The Rev. Frank Sossamon said his more than three decades as a local pastor will serve him well if he’s elected to serve a different kind of flock – the residents of N.C. House District 32.
Sossamon has filed as a candidate for the House seat and will face incumbent Terry Garrison in next year’s election.
He and Garrison both put their hats into the ring before filings were suspended, pending a court ruling on whether the redrawn district maps would be upheld or would need to be changed again. Critics have charged that the new maps are gerrymandered and are partial to the Republican majority in the N.C. General Assembly.
The redrawn maps have District 32 covering all of Vance County and all but two southernmost precincts in Granville County. Sossamon told John C. Rose on Tuesday’s Town Talk that if he were elected, he would serve all the people in his district.
“I’m going to represent the people,” Sossamon said. “I am a Republican, and I am a conservative Republican, but in order to get things done…we’ve got to work for the greater good for the people we represent.”
He said he won’t be the type of politician that sits behind a desk. “I’ll be out meeting the public,” he said working to find ways to help solve problems and helping the community.
“I will be a very active, a very busy representative – that’s been my nature for 36 years in Vance County,” he said.
As a pastor in Vance County for all those years, he has vast experience in being a problem-solver. That, he said, along with his ability to listen, really listen, to people, will transfer into his role as representative if he is elected.
He said he wants to challenge, to encourage and motivate people in the community to make things better. “We can’t wait on Washington, or Raleigh…we can pull ourselves together and accomplish a lot of things” he said, adding that this effort could really become a model for others to emulate.
As for key issues facing the district, Sossamon ticked off economic development, infrastructure, improving the workforce, education and clean drinking water. And crime.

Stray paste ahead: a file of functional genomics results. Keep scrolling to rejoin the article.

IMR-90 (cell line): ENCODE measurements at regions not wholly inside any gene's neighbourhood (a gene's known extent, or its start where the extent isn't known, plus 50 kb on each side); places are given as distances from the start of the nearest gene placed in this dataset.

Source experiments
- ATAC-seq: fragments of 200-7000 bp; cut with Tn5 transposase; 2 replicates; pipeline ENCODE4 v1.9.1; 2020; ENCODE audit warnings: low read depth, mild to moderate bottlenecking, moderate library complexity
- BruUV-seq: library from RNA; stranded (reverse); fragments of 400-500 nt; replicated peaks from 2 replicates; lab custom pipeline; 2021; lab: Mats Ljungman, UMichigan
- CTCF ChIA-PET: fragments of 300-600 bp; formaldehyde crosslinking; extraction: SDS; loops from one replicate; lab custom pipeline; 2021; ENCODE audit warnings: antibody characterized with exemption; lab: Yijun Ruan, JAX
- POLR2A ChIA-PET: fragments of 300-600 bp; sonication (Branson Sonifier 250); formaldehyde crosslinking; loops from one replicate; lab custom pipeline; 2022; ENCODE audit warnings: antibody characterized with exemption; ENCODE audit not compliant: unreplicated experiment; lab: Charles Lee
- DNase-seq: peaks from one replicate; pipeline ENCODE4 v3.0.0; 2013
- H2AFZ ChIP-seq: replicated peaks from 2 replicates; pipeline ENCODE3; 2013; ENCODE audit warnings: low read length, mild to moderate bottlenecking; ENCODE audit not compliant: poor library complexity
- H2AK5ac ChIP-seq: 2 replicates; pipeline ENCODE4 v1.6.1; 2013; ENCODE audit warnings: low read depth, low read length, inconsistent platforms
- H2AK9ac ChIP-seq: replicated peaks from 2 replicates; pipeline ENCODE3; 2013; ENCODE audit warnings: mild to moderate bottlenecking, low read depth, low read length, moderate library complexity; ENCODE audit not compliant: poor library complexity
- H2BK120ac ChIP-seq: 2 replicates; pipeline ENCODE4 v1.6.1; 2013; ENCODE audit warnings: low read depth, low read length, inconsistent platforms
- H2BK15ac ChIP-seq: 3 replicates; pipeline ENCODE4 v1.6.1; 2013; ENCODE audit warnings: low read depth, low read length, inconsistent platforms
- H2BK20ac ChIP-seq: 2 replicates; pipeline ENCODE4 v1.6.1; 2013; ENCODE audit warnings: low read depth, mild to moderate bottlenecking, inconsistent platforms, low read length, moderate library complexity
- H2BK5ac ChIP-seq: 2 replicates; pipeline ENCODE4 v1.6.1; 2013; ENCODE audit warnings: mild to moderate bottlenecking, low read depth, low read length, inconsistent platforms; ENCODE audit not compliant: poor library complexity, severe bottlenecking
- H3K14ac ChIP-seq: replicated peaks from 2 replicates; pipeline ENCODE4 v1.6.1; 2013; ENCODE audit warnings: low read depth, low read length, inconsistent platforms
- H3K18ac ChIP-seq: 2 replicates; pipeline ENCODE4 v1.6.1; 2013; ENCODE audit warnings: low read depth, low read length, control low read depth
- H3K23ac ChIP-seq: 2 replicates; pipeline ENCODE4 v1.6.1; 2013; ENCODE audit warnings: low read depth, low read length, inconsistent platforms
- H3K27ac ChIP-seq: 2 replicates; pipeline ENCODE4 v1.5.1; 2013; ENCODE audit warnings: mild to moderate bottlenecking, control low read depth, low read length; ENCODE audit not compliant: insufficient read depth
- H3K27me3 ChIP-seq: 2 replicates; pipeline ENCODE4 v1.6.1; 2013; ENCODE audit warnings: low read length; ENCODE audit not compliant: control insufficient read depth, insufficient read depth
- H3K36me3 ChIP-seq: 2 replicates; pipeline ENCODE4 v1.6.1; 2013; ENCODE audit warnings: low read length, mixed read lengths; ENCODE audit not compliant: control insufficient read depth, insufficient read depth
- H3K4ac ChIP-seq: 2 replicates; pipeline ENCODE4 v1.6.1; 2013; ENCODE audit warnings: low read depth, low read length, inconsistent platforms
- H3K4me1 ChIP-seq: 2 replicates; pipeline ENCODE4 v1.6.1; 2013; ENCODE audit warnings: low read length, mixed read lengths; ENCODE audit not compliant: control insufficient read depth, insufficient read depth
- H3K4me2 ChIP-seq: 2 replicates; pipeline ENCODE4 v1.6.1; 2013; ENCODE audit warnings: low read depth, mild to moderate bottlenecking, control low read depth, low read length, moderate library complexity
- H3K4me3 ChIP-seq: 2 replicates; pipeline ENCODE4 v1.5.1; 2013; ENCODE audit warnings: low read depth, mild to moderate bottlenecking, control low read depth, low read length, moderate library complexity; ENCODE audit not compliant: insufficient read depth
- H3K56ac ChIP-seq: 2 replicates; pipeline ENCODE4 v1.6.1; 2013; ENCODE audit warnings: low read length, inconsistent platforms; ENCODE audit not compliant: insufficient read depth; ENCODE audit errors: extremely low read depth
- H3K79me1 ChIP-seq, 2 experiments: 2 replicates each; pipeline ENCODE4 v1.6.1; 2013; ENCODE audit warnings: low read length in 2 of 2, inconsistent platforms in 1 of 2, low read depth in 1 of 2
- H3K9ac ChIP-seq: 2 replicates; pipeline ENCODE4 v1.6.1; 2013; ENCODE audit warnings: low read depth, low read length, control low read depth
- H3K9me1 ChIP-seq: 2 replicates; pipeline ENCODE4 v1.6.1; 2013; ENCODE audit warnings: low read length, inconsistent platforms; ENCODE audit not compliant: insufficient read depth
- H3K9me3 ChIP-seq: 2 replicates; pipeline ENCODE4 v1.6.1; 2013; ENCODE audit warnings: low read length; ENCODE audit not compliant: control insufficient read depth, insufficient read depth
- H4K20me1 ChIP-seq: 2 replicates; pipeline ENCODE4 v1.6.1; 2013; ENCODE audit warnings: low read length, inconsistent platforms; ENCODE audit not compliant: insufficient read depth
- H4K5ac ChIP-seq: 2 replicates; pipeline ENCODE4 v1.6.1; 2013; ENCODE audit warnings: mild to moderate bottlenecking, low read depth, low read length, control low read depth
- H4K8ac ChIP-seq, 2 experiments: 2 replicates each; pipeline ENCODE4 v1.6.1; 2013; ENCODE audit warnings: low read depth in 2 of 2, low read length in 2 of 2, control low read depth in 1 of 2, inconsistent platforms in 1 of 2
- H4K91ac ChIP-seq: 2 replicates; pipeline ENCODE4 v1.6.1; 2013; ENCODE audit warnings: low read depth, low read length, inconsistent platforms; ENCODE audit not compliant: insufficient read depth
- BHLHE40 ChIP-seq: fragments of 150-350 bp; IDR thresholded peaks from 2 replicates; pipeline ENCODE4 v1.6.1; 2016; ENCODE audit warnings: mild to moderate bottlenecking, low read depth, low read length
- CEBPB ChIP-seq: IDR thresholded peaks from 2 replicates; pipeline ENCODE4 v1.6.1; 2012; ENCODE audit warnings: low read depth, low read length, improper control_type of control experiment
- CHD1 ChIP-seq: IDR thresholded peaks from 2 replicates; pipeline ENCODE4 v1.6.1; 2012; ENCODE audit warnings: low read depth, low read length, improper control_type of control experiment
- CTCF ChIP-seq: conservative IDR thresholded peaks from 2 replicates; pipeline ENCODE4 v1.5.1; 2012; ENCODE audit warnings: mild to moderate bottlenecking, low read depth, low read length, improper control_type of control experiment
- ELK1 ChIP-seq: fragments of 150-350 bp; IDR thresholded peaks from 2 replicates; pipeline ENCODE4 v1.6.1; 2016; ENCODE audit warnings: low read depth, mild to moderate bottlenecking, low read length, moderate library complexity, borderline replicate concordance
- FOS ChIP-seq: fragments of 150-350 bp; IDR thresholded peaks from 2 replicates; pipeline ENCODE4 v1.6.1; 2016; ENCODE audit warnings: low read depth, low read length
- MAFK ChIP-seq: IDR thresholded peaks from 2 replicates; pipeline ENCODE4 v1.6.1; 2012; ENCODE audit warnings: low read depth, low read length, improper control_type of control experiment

Infrastructure is a “major problem” in Vance, he said. “We need a lot of help.”
“I just feel like there are some things we can do to make our communities safer and to feel better about where we live,” Sossamon said.
There are many ways to work together across county lines to have mutual benefit, he said, adding that although Vance and Granville often compete for new business and industry, there are various ways that both counties can work together “to do some joint things regarding economic development. There are things we can do better together,” Sossamon said. He said he would like to sit down with leaders from across the district, identify strengths and weaknesses and then concentrate on the strengths to recruit business and industry.
Working together rather than becoming territorial doesn’t have to dampen the competitive spirit between counties, but Sossamon said he hopes “we can lay those things aside and have a conversation that can lead us to joint ventures.”
Improving the workforce, for example, is something that would make the area more attractive to business and industry. “We’ve got the community college to help us,” he said.
Improving the quality of the workforce not only will make the district more attractive, but it also could lower crime in the area as well, for example.
Sossamon said he hopes to bring “a fresh look, a new look…a new vision for the area.”
He doesn’t subscribe to the idea that ministers should steer clear of politics. On the contrary, he said, Christians across the nation are realizing the need to be involved in the greater community, whether in politics or in other capacities.
He decided to run for office after prayer and contemplation about just what he has to offer to help the district.
“There ought to be people lining up to serve” their communities, he said, challenging others to consider running for local office as well, “to bring fresh ideas that will help improve our community.”